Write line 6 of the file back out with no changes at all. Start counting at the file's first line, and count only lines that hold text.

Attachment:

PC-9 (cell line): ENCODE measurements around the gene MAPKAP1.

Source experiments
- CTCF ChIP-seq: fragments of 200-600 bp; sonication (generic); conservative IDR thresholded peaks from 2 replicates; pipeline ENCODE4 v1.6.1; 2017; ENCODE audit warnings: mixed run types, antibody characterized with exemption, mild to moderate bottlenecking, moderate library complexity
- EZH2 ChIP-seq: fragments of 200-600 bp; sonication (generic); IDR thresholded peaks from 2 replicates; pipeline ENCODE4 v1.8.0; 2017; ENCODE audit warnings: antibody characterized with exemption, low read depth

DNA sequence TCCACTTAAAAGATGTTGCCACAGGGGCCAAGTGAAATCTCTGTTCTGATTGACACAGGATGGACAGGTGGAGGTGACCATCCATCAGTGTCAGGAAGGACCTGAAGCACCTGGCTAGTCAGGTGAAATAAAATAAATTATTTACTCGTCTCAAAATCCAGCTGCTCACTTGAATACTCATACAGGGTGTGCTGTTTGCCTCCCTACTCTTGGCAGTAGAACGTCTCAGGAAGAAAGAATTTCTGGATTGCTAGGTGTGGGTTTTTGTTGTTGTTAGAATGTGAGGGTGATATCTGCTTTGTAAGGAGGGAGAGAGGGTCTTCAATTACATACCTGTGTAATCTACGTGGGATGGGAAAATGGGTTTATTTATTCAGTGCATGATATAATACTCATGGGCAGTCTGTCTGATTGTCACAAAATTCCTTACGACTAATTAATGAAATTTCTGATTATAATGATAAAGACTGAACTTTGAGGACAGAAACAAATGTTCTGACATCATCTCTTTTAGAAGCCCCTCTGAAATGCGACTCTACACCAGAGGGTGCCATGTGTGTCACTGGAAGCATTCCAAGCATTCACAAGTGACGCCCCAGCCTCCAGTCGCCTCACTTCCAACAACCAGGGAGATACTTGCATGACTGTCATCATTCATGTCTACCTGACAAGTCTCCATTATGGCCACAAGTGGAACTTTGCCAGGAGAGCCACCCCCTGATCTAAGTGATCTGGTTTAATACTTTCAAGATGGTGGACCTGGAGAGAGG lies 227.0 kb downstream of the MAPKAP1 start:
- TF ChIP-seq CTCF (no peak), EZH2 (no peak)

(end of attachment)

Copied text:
- TF ChIP-seq CTCF (no peak), EZH2 (no peak)